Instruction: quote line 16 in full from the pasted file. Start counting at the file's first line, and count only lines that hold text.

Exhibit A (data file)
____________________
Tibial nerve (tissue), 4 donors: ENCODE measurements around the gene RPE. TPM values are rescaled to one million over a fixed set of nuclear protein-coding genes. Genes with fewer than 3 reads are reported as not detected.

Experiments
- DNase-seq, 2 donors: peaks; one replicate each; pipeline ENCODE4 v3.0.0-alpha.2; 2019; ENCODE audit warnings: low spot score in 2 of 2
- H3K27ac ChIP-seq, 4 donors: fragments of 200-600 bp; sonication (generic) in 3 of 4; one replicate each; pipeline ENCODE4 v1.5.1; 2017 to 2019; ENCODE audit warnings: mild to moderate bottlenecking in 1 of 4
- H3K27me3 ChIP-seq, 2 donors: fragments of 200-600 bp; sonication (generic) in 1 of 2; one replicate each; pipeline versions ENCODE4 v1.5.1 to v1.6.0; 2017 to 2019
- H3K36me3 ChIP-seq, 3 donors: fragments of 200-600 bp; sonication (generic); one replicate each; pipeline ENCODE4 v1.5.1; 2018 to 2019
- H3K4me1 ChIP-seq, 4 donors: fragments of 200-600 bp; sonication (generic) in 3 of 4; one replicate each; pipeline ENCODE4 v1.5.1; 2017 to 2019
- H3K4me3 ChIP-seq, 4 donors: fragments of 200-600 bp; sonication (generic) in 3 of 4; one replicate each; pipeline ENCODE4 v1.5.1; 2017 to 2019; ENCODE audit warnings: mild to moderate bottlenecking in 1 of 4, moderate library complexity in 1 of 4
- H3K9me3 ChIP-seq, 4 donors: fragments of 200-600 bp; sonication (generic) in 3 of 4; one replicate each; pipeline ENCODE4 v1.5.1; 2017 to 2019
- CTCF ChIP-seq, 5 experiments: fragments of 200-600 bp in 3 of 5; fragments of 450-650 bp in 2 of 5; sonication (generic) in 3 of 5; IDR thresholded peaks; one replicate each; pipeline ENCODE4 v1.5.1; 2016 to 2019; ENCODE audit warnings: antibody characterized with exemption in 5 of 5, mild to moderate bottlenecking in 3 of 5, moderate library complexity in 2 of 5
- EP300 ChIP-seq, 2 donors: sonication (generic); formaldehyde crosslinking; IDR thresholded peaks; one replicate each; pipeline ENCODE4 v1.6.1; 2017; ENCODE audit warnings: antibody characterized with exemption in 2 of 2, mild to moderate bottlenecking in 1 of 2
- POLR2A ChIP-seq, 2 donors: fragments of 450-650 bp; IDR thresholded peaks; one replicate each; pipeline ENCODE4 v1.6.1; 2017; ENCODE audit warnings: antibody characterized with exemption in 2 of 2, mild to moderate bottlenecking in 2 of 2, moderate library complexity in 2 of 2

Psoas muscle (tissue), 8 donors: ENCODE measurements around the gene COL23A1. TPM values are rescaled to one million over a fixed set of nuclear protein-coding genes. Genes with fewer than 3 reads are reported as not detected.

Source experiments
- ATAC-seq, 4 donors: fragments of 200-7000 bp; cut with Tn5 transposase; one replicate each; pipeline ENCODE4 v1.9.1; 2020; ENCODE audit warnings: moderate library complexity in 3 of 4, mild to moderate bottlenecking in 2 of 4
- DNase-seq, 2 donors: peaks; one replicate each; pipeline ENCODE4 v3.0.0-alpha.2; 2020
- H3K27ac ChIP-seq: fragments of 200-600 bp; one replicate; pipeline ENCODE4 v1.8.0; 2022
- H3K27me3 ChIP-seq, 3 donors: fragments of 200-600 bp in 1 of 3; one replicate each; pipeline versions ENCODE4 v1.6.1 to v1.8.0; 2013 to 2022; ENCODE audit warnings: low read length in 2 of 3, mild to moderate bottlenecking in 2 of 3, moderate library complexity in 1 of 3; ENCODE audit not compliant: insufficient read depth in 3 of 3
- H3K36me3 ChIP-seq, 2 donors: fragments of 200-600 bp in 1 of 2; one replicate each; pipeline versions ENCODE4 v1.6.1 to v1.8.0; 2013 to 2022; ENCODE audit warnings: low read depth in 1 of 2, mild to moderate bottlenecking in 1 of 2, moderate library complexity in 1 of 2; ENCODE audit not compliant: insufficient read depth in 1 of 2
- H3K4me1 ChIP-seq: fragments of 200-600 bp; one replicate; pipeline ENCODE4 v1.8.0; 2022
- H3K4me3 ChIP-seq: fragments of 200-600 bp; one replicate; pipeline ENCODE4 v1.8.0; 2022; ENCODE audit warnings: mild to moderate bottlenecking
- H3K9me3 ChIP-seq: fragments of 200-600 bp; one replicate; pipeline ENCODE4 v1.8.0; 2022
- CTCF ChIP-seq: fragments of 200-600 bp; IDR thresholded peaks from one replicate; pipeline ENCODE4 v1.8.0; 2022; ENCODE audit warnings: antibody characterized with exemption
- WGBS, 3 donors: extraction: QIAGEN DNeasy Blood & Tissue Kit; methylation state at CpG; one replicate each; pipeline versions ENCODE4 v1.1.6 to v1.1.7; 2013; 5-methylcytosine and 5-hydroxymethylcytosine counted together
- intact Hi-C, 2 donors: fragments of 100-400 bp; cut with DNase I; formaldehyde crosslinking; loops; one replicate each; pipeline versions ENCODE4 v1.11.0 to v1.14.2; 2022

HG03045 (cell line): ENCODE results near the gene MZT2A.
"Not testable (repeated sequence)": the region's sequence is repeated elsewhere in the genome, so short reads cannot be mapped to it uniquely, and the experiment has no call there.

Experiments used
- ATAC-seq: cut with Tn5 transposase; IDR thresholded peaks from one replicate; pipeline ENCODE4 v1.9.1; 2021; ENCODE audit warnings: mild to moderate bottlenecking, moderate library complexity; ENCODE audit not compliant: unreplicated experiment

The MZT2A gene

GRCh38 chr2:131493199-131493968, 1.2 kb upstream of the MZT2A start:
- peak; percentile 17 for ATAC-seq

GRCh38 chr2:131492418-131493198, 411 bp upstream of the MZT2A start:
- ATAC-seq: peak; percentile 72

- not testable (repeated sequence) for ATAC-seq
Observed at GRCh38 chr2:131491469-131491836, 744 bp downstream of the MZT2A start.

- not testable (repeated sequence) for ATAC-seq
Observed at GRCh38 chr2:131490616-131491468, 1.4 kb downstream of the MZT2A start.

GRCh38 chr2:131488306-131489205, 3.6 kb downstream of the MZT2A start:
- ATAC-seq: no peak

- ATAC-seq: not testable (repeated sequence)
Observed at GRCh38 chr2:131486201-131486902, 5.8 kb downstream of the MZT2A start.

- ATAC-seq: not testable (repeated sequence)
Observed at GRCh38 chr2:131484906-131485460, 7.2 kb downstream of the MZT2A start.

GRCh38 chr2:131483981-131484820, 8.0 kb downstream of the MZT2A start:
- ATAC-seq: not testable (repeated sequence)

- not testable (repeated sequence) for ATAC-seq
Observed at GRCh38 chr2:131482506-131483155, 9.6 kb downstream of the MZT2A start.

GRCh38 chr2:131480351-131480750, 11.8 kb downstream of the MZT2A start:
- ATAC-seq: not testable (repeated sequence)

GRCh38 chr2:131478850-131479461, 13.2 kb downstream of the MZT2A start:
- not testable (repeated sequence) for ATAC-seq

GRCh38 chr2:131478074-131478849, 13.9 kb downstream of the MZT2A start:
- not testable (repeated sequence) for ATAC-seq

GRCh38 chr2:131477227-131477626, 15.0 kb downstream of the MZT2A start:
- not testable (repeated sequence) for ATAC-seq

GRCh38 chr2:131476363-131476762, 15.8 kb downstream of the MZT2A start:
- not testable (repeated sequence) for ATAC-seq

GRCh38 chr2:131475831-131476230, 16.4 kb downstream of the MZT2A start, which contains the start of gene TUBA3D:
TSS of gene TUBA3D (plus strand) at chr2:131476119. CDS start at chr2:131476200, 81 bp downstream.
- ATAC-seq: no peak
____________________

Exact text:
- DNase-seq, 2 donors: peaks; one replicate each; pipeline ENCODE4 v3.0.0-alpha.2; 2020